Patients sometimes ask dentists, “Is juice bad for your teeth?” They think of fruit juice as natural and healthy. In particular, adults eager to help children kick a cavity-causing soda habit often hope fruit juices are among the best drinks for teeth.
We’ve discussed this question many times with our patients at Penn Dental Family Practice (PDFP). The answer? Fruit juices aren’t necessarily the worst drinks for your teeth—but they aren’t automatically drinks that are good for your teeth, either.
Fruit juice can deliver some health benefits. Juices from citrus fruits like oranges and grapefruits can be good sources of vitamin C. Pomegranate juice is high in antioxidants. Cranberry juice can reduce the risk of urinary tract infections.
But fruit juice isn’t an altogether healthy choice. Juices are sugary drinks.
Juice drinks, cocktails, punches, and juices with added fructose are high in sugar. But so are 100% fruit juices. Indeed, 100% fruit juices can contain just as much sugar as soft drinks. Sugar is naturally occurring, but it is still sugar, with all its calories and health risks.
Beyond threatening your overall health with increased risks of such problems as obesity and heart disease, sugary fruit juice is bad for your teeth and gums—if you don’t follow some basic precautions.
As do soda and energy drinks, fruit juices coat your teeth with sugars. These sugars feed bacteria that erode tooth enamel. Weakened enamel puts you at greater risk of tooth decay and gum diseases.
Also, all fruit juices contain acids—some more than others—that could cause damage to your teeth. The most highly acidic fruit juices are citrus juices like lemon, lime, grapefruit, and orange juice. Tomato juice is also acidic (yes, tomatoes are fruits, though nutritionists and chefs classify them as vegetables). Apple, peach, and pear juices are less acidic.
While juice is sugary and acidic, cutting it out of your diet entirely isn’t essential for good dental health. What is key is giving your natural dental-defense system a chance against it.
If you brush your teeth immediately after your morning glass of orange juice, for example, your brush’s bristles help the OJ’s acid damage your tooth enamel. You are better off waiting a half hour to an hour before brushing. Doing so gives your saliva time to buffer the acid and start remineralizing your enamel.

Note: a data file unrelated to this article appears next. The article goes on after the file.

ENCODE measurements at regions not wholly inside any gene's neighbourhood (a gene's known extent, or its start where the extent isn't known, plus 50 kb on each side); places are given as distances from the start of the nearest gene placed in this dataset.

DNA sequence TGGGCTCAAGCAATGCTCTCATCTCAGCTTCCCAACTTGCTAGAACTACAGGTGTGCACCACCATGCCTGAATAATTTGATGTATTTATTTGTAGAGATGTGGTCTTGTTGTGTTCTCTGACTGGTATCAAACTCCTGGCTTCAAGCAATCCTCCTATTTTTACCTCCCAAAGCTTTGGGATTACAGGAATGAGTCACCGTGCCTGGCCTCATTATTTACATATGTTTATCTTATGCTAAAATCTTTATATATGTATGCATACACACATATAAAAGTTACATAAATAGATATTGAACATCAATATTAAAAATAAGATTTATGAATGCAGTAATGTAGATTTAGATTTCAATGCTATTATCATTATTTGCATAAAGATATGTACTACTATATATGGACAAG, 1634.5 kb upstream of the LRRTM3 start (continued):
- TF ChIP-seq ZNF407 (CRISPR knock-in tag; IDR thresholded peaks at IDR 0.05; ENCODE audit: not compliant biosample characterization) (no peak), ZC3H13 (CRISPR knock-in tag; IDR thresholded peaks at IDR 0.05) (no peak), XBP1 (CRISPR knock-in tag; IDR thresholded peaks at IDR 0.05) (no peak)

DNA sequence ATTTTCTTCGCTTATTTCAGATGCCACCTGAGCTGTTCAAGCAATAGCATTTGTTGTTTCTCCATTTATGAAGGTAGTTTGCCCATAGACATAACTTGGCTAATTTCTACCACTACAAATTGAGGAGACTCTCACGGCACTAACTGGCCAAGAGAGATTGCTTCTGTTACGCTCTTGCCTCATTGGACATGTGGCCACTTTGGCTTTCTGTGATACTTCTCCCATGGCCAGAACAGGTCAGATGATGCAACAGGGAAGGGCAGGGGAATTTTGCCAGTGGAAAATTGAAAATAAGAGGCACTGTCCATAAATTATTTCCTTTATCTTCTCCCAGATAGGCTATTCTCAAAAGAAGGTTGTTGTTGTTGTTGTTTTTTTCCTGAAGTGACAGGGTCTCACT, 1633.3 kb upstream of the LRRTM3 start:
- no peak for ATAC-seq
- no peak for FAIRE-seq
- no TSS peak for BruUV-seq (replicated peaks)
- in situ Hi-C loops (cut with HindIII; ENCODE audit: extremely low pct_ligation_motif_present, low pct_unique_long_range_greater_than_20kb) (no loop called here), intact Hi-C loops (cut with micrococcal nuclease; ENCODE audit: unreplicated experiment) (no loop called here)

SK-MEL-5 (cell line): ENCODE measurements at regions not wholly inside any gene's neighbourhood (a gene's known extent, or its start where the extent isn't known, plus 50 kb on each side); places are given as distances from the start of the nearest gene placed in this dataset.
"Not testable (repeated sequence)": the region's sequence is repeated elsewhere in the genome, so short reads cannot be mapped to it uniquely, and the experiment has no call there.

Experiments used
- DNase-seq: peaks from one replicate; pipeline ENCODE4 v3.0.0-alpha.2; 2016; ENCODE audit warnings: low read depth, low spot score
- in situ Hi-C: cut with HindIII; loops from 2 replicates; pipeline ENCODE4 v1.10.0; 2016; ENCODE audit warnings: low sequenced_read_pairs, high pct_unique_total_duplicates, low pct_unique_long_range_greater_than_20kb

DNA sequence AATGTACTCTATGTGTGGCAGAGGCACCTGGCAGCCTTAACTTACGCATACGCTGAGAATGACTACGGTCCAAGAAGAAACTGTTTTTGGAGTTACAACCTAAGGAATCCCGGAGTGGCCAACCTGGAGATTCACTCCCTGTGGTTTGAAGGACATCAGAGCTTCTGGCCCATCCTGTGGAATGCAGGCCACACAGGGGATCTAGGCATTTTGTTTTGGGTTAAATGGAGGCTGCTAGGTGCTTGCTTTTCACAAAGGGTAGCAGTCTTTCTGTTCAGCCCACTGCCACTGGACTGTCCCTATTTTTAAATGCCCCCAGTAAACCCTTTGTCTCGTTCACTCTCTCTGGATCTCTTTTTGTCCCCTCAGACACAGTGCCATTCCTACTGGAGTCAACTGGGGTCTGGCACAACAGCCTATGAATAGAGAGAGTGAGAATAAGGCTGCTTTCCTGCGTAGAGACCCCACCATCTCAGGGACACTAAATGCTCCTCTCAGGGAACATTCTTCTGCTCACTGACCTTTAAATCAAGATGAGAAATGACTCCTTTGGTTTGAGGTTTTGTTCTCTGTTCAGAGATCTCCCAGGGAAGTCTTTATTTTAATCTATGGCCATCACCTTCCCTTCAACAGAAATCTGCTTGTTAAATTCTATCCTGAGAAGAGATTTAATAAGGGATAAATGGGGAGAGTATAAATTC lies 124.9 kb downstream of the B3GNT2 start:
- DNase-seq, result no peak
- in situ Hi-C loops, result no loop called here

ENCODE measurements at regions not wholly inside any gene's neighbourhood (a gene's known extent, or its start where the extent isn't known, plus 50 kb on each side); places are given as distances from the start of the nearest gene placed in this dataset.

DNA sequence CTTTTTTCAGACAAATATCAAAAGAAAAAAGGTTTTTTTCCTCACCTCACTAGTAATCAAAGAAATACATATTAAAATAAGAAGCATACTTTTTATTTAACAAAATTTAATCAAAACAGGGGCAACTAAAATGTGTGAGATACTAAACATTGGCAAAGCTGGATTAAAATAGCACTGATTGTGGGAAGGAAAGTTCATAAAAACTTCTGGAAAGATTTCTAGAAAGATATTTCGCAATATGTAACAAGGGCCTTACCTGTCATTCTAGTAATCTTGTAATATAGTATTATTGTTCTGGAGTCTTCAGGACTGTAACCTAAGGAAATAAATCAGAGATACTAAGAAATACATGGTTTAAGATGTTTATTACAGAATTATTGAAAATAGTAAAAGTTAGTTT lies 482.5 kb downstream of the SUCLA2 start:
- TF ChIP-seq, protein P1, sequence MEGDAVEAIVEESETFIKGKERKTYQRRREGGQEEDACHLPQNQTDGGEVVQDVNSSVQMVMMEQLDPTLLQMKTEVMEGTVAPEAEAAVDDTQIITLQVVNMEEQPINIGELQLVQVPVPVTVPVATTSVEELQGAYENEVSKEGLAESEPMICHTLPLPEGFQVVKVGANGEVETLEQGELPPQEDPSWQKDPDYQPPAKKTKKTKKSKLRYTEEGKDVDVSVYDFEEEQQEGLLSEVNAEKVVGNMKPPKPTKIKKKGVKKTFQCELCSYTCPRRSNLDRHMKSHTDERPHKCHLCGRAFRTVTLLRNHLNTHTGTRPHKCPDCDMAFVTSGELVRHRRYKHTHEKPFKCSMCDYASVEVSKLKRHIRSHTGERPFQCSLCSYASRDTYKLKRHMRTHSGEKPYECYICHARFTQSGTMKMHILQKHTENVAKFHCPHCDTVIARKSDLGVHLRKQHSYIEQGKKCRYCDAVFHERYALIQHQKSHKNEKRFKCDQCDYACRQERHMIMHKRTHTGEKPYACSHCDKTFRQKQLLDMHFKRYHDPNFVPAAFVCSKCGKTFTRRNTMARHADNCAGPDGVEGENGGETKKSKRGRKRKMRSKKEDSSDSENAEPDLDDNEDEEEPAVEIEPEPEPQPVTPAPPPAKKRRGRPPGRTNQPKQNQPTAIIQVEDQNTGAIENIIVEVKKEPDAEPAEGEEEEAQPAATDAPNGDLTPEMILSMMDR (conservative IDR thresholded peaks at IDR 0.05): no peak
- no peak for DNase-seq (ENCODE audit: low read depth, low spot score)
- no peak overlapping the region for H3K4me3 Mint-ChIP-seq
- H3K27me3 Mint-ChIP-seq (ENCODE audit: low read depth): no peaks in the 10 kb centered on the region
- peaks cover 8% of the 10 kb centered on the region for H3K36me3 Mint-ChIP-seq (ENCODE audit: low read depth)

Rinse your mouth with water just after drinking fruit juice. The water will reduce the amount of sugary, sticky bacteria the juice left behind.
And when you drink juice, drink it—don’t sip it. You’ll cut the length of time it’s in contact with your teeth. You can also drink juice through a straw set toward the back of your mouth to limit your enamel’s exposure. Your back teeth will still get an acidic, sugary bath, but drinking water immediately and brushing up to an hour later will provide some protection.
Fruit juices’ bright colors and sweet taste appeal to children. The “health halo” these beverages enjoy can make well-intentioned adults more likely to let children drink them. Does fruit juice promote tooth decay in young mouths?
Some research shows “no association” between drinking 100% fruit juice and early childhood tooth decay. Note, however, that children in this research drank only small amounts (4 to 6 ounces, or one-half to three-quarters of a cup, a day) of 100% fruit juice—not juice drinks or other “fruity” beverages with added sugars.
The American Academy of Pediatrics (AAP) recommends these juice-intake limits:
Some adults use water to dilute the juice they give children. But the AAP notes dilution “does not necessarily decrease the dental health risks.”
To lower these risks, don’t serve juice in a bottle or a covered “sippy cup.” Like adults, children should drink juice quickly and rinse with water afterward.
If you want to drink juices that cause less trouble for your teeth, low-sugar vegetable juices are your best option. Dark green and leafy vegetables like kale, parsley, and spinach contain vitamins that could help protect teeth and fight gum diseases.
But just as you get more health benefits from eating whole fruits than drinking fruit juice, you’ll get more benefits from eating whole vegetables than juicing them.
The best drinks for teeth remain unflavored water—especially if your local tap water is fluoridated—and milk.
The answer to the question, “Is juice bad for your teeth?” is, “Generally, yes.” But drinking juice in moderation, with proper attention to rinsing and brushing later, is a workable way to enjoy these drinks without sacrificing oral health.
As always, your best defense against tooth decay and other problems is regular dental care. PDFP offers expert, comprehensive, and affordable care to help you and your family get and keep a healthy and beautiful smile.
Do you have questions about your children’s teeth beyond how juice will affect them? Download PDFP’s Pediatric Dentistry Fact Sheet. This free resource explains the importance of regular dental visits for children.